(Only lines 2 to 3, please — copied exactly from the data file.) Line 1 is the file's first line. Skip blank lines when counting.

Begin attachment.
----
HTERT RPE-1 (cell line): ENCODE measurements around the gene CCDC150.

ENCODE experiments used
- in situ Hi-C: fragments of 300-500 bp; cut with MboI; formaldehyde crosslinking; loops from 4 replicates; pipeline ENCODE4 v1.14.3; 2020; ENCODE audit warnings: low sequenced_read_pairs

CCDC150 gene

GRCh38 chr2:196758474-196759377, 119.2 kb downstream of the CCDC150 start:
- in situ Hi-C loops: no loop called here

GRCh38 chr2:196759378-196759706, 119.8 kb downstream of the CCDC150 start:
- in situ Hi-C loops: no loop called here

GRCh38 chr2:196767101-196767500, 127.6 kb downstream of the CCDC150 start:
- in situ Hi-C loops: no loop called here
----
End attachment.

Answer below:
ENCODE experiments used
- in situ Hi-C: fragments of 300-500 bp; cut with MboI; formaldehyde crosslinking; loops from 4 replicates; pipeline ENCODE4 v1.14.3; 2020; ENCODE audit warnings: low sequenced_read_pairs